• 2: Central Concepts
  • 2.1 Actions, States, and Strategies
  • 2.1.1 Actions
  • 2.1.2 States
  • 2.1.3 Strategies
  • 2.2 The Phenotypic Gambit
  • 2.3 Invasion Fitness
  • 2.4 Evolutionary Endpoints
  • 2.5 Fitness Proxies
  • 2.6 From Strategies to Individuals
  • 3: Standard Examples
  • 3.1 Contributing to the Common Benefit at a Cost
  • 3.2 Helping Others: The Prisoner's Dilemma Game
  • 3.3 The Tragedy of the Commons
  • 3.4 Biparental Care: The Parental Effort Game
  • 3.4.1 Parents Can Respond to Each Other
  • 3.5 Contest Over a Resource: The Hawk-Dove Game
  • 3.5.1 Lethal Fighting
  • 3.5.2 Information is Important in Real Fights
  • 3.6 The Evolution of Signalling: From Cue to Signal
  • 3.7 Coordination Games
  • 3.8 Produce Sons or Daughters? The Sex-Allocation Game
  • 3.9 Playing the Field
  • 3.10 Dispersal as a Means of Reducing Kin Competition
  • 3.11 Threshold Decisions
  • 3.11.1 Pairwise Contests Where Individuals Know Their Own Fighting Ability
  • 3.11.2 Alternative Male Mating Tactics For Pacific Salmon
  • 3.11.3 Environmental Sex Determination
  • 3.12 Assessment and Bayesian Updating
  • 3.12.1 A Model of Animal Conflict with Assessment
  • 3.12.2 How the Model Can Be Used
  • 3.13 Exercises
  • 4: Stability Concepts: Beyond Nash Equilibria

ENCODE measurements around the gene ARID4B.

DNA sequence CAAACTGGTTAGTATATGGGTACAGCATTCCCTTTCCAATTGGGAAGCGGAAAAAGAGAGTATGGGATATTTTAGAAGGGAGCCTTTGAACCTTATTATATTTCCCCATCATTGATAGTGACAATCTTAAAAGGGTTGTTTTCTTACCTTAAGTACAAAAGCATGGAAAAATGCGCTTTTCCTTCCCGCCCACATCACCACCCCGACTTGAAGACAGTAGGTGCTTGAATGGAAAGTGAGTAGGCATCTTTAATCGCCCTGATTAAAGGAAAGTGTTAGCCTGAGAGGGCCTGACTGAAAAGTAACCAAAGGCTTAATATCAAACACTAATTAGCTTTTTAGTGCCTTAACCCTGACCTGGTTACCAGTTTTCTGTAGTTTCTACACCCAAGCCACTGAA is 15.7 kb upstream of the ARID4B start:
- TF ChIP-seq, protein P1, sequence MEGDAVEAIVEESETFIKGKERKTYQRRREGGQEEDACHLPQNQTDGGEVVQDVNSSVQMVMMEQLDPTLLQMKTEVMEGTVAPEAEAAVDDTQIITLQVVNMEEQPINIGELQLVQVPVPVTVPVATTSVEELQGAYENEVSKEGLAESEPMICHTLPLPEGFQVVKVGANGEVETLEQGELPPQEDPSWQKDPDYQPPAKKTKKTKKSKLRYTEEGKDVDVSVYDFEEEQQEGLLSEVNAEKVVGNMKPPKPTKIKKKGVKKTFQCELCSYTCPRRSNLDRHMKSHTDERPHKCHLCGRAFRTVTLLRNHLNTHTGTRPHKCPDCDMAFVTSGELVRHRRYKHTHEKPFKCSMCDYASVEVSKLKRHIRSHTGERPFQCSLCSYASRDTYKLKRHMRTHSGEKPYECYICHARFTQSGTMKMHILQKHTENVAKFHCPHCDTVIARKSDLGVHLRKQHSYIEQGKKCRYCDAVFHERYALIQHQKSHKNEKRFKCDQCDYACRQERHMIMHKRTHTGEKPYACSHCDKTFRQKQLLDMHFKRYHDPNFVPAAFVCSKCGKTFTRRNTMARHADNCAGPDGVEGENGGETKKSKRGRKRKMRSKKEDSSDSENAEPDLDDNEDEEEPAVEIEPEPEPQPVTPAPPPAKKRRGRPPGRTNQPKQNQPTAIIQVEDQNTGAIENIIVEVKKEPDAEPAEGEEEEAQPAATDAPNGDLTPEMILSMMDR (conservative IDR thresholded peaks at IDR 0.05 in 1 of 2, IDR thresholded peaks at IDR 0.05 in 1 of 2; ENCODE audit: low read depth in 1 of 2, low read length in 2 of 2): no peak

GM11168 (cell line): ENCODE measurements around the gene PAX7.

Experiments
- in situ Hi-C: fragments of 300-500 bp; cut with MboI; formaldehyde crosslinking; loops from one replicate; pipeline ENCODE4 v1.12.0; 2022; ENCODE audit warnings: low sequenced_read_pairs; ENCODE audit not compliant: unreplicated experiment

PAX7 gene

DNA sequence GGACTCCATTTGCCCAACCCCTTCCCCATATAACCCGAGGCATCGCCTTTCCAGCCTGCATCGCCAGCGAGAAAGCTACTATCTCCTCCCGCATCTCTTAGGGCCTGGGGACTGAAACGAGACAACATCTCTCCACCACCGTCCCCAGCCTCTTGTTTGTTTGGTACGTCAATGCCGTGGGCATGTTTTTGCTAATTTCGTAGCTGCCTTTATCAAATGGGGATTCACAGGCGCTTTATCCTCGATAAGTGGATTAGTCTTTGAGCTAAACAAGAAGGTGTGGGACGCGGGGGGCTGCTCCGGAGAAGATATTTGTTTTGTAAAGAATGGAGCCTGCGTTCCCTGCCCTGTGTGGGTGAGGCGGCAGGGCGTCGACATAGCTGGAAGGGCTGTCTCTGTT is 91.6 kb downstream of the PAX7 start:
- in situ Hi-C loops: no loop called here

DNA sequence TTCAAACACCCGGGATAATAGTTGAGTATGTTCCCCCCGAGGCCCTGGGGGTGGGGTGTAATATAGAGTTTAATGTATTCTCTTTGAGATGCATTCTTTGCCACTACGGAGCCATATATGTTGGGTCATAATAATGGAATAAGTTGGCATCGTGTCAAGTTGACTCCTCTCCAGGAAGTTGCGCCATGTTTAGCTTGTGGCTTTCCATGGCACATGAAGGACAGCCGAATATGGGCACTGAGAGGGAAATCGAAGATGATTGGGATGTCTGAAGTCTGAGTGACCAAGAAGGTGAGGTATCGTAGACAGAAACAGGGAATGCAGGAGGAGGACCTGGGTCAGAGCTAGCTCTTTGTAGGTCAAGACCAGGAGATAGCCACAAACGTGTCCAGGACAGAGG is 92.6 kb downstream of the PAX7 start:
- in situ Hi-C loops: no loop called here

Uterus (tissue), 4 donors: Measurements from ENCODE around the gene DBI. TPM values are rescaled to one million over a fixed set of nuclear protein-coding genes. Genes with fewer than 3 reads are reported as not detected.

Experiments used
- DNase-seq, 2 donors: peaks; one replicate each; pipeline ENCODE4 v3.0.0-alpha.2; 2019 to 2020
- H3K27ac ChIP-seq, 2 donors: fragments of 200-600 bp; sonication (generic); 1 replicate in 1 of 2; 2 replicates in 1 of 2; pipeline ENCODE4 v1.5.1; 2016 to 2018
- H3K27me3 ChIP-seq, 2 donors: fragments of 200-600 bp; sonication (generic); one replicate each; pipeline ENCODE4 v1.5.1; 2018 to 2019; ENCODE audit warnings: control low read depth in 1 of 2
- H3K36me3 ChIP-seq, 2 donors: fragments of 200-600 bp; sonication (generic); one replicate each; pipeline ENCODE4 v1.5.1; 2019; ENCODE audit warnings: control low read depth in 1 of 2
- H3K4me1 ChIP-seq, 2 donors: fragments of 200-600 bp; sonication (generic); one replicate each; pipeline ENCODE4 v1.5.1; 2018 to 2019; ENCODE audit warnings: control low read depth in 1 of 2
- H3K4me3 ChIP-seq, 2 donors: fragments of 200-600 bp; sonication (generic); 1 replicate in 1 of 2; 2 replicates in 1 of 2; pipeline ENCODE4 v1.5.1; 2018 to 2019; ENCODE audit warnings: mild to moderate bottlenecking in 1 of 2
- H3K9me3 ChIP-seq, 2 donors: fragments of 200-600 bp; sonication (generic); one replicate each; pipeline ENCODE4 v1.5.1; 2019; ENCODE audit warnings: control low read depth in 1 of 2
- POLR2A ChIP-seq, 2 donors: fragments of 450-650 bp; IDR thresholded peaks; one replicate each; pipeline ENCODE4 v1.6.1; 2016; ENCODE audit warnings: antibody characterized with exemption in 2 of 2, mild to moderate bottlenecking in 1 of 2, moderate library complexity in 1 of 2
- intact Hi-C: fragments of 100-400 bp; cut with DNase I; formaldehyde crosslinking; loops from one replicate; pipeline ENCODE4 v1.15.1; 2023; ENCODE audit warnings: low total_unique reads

• 4.1 Evolutionarily Stable Strategies
  • 4.1.1 Stability in the Hawk-Dove Game
  • 4.1.2 Playing the Field
  • 4.1.3 Illustration of Stability for a Continuous Trait: A Predator Inspection Game
  • 4.1.4 The Strength of Selection
  • 4.2 Adaptive Dynamics
  • 4.2.1 Convergence Stability
  • 4.2.2 The Slope of the Best Response Function and Convergence Stability
  • 4.2.3 Pairwise Invasibility Plots
  • 4.3 Evolution to a Fitness Minimum
  • 4.3.1 Two Local Habitats Linked by Dispersal
  • 4.3.1.1 Two-Habitat Model
  • 4.3.2 Evolutionary Branching
  • 4.4 Replicator Dynamics
  • 4.5 Games Between Relatives
  • 4.5.1 The Evolution of Helping
  • 4.5.2 Hawk-Dove Game Between Relatives
  • 4.5.3 Parent-Offspring Conflict
  • 4.6 Exercises
  • 5: Learning in LargeWorlds
  • 5.1 Reinforcement Learning
  • 5.1.1 The Actor-Critic Approach
  • 5.1.2 Average Actor-Critic Dynamics in a Population
  • 5.2 Learning and the Hawk-Dove Game
  • 5.3 Learning in a Game of Joint Benefit of Investment
  • 5.4 A Dominance Game
  • 5.4.1 Case of No Observations and No Learning
  • 5.4.2 Learning and Primary Rewards
  • 5.4.3 Slow Learning Without Observations
  • 5.4.4 Evolution of Learning with Observations
  • 5.5 Approaches to Learning in Game Theory
  • 5.5.1 Convergence towards an Endpoint of a Game
  • 5.5.2 Large and Small Worlds
  • 5.6 Exercises
  • 6: Co-evolution of Traits
  • 6.1 Stability in More than One Dimension
  • 6.2 Role Asymmetries
  • 6.2.1 Convergence Stability with a Role Asymmetry
  • 6.2.2 Example: Territory Owner Versus Intruder
  • 6.2.3 Real Owner-Intruder Contests
  • 6.3 The Evolution of Anisogamy
  • 6.3.1 Gamete Size Versus Number
  • 6.4 Evolution of Abilities and Role Specialization
  • 6.4.1 Co-evolution of Parental Effort and Ability to Care
  • 6.5 Learning and Individual Specialization
  • 6.6 Co-evolution of Prosociality and Dispersal
  • 6.6.1 Model: Group Defence and Dispersal to Empty Areas